alexa Rapid modulation of synaptic plasticity by estrogens as well as endocrine disrupters in hippocampal neurons.


Bioenergetics: Open Access

Author(s): OgiueIkeda M, Tanabe N, Mukai H, Hojo Y, Murakami G,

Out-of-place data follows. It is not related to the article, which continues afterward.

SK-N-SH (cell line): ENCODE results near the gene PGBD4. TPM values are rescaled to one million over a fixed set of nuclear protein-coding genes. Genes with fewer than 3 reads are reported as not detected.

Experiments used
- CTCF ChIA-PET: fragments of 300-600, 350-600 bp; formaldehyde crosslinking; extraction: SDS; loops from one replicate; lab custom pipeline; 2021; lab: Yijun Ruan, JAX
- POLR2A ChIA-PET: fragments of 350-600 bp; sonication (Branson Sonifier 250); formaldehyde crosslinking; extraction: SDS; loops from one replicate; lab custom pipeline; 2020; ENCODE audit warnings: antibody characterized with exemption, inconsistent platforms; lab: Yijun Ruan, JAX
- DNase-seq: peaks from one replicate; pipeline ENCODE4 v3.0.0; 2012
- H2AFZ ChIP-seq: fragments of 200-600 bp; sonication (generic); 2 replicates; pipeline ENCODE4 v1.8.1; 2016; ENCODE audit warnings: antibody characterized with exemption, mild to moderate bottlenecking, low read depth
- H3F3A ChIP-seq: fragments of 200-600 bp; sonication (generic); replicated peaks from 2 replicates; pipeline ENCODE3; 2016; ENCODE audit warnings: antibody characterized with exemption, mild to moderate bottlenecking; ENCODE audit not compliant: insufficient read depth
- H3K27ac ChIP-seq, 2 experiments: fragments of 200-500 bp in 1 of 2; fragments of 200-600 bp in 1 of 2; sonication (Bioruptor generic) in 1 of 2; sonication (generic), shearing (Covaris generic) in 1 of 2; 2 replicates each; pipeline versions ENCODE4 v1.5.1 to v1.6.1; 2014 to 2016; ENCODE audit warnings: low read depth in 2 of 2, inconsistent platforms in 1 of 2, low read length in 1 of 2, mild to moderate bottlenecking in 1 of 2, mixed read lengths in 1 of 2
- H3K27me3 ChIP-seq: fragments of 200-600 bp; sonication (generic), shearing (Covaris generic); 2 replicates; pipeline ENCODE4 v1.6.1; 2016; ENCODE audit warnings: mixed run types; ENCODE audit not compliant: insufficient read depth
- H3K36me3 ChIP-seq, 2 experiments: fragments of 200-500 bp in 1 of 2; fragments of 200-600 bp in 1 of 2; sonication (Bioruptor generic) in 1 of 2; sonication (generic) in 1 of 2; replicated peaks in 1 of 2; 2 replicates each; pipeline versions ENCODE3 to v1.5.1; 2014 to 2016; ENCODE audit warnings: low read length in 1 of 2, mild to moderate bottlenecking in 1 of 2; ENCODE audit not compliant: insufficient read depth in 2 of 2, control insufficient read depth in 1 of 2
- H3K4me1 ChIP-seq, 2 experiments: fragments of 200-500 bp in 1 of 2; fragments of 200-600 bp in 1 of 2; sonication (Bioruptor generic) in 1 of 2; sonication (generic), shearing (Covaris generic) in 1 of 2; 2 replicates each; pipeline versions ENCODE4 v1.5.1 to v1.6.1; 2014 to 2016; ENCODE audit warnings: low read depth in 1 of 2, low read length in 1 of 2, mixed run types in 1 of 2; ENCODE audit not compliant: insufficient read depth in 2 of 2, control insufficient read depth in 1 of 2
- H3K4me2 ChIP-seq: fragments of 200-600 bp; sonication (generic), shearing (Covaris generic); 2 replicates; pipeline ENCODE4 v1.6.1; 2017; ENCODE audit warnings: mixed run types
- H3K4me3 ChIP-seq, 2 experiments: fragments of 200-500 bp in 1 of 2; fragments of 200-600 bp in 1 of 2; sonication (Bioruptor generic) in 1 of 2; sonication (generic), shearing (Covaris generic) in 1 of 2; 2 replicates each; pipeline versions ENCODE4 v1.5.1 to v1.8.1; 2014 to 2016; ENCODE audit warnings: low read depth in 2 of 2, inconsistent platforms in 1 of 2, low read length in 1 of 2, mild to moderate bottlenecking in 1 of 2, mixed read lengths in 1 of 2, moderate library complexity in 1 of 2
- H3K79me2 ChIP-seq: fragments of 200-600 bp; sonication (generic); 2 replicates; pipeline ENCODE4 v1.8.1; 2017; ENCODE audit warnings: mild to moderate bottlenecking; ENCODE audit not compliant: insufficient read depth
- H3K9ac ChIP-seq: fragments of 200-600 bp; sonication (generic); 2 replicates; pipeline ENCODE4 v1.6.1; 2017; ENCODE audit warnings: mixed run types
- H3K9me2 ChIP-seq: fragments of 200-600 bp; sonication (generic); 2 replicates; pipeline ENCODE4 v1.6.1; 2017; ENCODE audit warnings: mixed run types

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Abstract Estrogen modulates memory-related synaptic plasticity not only slowly but also rapidly in the hippocampus. However, molecular mechanisms of the rapid action are yet largely unknown. We here describe rapid modulation of representative synaptic plasticity, i.e., long-term depression (LTD), long-term potentiation (LTP) and spinogenesis, by 17beta-estradiol, selective estrogen agonists as well as endocrine disrupters. The authors demonstrated that 1-10 nM estradiol induced rapid enhancement of LTD within 1 h in not only CA1 but also CA3 and dentate gyrus (DG). On the other hand, the modulation of LTP by estradiol was not statistically significant. The total density of spines was increased in CA1 pyramidal neurons, within 2 h after application of estradiol. The total density of thorns (postsynaptic spine-like structure) was, however, decreased by estradiol in CA3 pyramidal neurons. Both the increase of spines in CA1 and the decrease of thorns in CA3 were completely suppressed by Erk MAP kinase inhibitor. Only ERalpha agonist PPT induced the same enhancement/suppression effect as estradiol on both LTD and spinogenesis in CA1 and CA3. ERbeta agonist DPN induced completely different results. ERalpha localized in spines and presynapses of principal glutamatergic neurons in CA1, CA3 and DG. The same ERalpha was also located in nuclei and cytoplasm. Identification of ERalpha was successfully performed using purified RC-19 antibody. Non-purified ERalpha antisera, however, reacted significantly with unknown proteins, resulting in wrong immunostaining different from real ERalpha distribution. An issue of 'endocrine disrupters' (1-100 nM low dose of environmental chemicals), which are artificial xenoestrogenic or anti-xenoestrogenic substances, has emerged as a social and environmental problem. Endocrine disrupters were found to significantly modulate LTD and spinogenesis. Bisphenol A (BPA) and diethylstilbestrol (DES) enhanced LTD in CA1 and CA3. The total spine density was significantly increased by BPA and DES in CA1. Most probable receptors for BPA and DES may be Ralpha; however, other receptors might also be involved. This article was published in Brain Res Rev and referenced in Bioenergetics: Open Access

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